WE'VE entered the season of economic silliness: a presidential election year. Campaign rhetoric is colliding with economic reality. Examples abound.
All the candidates advocate cutting taxes as part of an effort to eliminate the deficit. I believe that my taxes are much too high, but personal experience with exuberant supply-side economics also convinces me that general tax cuts (such as family tax credits) will make it more difficult to curb the future flow of red ink. Such tax cuts would be financed out of the deficit and would result in a larger budget deficit than if the current revenue structure were maintained.
Many of the candidates also advocate eliminating the Internal Revenue Service. Though IRS tax collectors will never win a popularity contest, they have to stick around to collect Social Security and Medicare taxes. As for the flat tax, that too will have to be collected by a government bureau.
Some candidates are vying to see who can come up with the lowest rate for the flat tax. The fine print shows us, however, that each of these ''low rate'' proposals assumes further, albeit different, cutbacks in spending. If government expenditures are to be cut at a substantial enough rate, the amount of required revenues to achieve a balanced budget will be lower. But that is not a differentiating characteristic; it would be true under all the tax reform plans. In contrast, professionals usually prepare their revenue estimates for any tax structure on the basis of ''revenue neutrality.'' That is, they postulate a new tax system that, at least initially, generates the same amount of revenues as the present structure.
Inevitably, each tax reformer promises to simplify taxes. The Internal Revenue Code should be simplified, but none of the proposals is as simple as proponents claim - with good reason. The transition from one tax system to another invariably generates both windfall losses and gains.
Take the proposed shift to instant ''write offs'' of capital outlays from the present way of spreading depreciation charges over the useful life of the asset. That desirable change is likely to spur new investment. But what about the businesses that recently purchased factories and production equipment? They won't be able to deduct their ''unused'' depreciation allowances. Similarly, if saving is going to be exempt from federal consumption taxation, what about purchases from ''old'' savings, on which taxes already have been paid? Fair treatment requires some special provisions to cover a reasonable period of transition from the old tax system to the new. But transition rules are typically the most complicated part of any tax code.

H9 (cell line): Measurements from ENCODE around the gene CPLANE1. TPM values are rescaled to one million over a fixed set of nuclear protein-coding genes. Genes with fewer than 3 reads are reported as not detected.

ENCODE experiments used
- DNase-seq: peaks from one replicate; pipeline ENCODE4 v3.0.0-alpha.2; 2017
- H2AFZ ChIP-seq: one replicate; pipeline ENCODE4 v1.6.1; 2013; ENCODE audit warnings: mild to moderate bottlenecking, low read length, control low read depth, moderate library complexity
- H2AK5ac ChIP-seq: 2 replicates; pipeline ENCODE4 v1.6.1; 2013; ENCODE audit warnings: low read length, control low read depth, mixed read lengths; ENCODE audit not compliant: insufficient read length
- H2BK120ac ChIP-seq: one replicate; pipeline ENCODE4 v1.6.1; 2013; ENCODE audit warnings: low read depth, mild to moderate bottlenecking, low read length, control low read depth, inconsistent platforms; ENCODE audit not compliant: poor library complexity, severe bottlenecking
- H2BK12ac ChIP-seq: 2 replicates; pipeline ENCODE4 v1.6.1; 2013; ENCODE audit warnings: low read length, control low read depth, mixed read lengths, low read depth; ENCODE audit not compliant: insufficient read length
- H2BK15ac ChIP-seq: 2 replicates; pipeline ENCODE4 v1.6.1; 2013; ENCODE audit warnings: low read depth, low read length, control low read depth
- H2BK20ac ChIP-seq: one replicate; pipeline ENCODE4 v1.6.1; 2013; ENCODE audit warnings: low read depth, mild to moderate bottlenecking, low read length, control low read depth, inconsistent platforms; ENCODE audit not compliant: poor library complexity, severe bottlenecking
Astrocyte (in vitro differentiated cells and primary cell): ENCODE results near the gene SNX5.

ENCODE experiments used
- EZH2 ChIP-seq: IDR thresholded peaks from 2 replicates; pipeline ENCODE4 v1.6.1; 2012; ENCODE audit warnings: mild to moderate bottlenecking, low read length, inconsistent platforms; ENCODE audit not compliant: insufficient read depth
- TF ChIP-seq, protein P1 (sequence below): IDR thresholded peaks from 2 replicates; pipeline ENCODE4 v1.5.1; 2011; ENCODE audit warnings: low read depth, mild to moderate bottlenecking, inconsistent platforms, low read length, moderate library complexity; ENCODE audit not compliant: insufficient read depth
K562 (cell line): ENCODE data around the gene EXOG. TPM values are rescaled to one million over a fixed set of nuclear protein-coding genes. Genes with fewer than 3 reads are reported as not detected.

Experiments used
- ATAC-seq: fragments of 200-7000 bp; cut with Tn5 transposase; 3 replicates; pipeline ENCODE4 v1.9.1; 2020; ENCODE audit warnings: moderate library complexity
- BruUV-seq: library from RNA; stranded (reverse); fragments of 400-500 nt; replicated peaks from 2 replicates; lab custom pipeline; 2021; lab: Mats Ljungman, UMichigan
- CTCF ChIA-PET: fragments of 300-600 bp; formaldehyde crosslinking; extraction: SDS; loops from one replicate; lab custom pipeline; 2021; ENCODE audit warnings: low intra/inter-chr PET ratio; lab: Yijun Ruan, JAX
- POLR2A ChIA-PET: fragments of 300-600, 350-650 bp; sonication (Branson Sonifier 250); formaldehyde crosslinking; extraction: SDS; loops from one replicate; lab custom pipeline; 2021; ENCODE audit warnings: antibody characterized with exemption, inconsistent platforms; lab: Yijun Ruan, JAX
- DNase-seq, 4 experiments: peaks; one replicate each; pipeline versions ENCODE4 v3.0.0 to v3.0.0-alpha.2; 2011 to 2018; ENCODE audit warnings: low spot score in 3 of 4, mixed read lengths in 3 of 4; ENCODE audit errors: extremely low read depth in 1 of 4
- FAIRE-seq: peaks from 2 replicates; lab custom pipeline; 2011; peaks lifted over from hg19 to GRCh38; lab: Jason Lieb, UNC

To deal with the gap between campaign rhetoric and economic reality, a few economic rules of the road might help. First, all of the tax reform proposals should be put on a common basis, so fair comparisons can be made. This means that, on the basis of a standard set of economic assumptions, each plan should generate approximately the same amount of revenue as the existing tax system.
Second, the tax reform waters should not be muddied by promises of heroic expenditure cuts. It will take fiscal austerity to achieve the already planned budgetary balance in seven years. To base the case for a new revenue structure on the speculative assumption that even more spending reductions than that will be made in the same time period is to indulge in the type of wishful thinking that got the United States into its fiscal dilemma.